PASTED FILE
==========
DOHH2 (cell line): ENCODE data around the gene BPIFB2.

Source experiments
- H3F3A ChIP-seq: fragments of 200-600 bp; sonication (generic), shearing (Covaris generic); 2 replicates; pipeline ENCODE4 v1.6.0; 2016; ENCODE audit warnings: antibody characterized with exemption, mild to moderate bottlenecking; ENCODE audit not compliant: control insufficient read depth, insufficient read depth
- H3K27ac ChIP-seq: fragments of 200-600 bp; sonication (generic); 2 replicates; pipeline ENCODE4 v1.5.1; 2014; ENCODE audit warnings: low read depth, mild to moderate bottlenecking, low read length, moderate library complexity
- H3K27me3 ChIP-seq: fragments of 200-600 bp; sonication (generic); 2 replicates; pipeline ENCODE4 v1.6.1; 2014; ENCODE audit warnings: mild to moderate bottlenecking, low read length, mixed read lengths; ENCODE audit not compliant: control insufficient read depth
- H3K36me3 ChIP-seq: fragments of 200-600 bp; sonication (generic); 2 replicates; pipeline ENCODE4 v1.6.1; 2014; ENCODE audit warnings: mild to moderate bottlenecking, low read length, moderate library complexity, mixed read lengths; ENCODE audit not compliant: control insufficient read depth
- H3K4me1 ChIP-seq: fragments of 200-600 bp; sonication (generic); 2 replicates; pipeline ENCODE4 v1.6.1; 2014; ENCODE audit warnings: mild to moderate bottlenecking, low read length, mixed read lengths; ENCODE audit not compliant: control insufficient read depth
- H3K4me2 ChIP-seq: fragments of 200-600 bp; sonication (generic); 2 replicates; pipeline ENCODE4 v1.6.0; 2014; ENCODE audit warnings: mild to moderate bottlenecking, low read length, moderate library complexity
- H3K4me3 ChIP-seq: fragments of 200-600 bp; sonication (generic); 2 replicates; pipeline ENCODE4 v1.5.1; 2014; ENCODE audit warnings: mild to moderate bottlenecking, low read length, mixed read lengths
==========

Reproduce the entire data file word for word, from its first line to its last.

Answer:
DOHH2 (cell line): ENCODE data around the gene BPIFB2.

Source experiments
- H3F3A ChIP-seq: fragments of 200-600 bp; sonication (generic), shearing (Covaris generic); 2 replicates; pipeline ENCODE4 v1.6.0; 2016; ENCODE audit warnings: antibody characterized with exemption, mild to moderate bottlenecking; ENCODE audit not compliant: control insufficient read depth, insufficient read depth
- H3K27ac ChIP-seq: fragments of 200-600 bp; sonication (generic); 2 replicates; pipeline ENCODE4 v1.5.1; 2014; ENCODE audit warnings: low read depth, mild to moderate bottlenecking, low read length, moderate library complexity
- H3K27me3 ChIP-seq: fragments of 200-600 bp; sonication (generic); 2 replicates; pipeline ENCODE4 v1.6.1; 2014; ENCODE audit warnings: mild to moderate bottlenecking, low read length, mixed read lengths; ENCODE audit not compliant: control insufficient read depth
- H3K36me3 ChIP-seq: fragments of 200-600 bp; sonication (generic); 2 replicates; pipeline ENCODE4 v1.6.1; 2014; ENCODE audit warnings: mild to moderate bottlenecking, low read length, moderate library complexity, mixed read lengths; ENCODE audit not compliant: control insufficient read depth
- H3K4me1 ChIP-seq: fragments of 200-600 bp; sonication (generic); 2 replicates; pipeline ENCODE4 v1.6.1; 2014; ENCODE audit warnings: mild to moderate bottlenecking, low read length, mixed read lengths; ENCODE audit not compliant: control insufficient read depth
- H3K4me2 ChIP-seq: fragments of 200-600 bp; sonication (generic); 2 replicates; pipeline ENCODE4 v1.6.0; 2014; ENCODE audit warnings: mild to moderate bottlenecking, low read length, moderate library complexity
- H3K4me3 ChIP-seq: fragments of 200-600 bp; sonication (generic); 2 replicates; pipeline ENCODE4 v1.5.1; 2014; ENCODE audit warnings: mild to moderate bottlenecking, low read length, mixed read lengths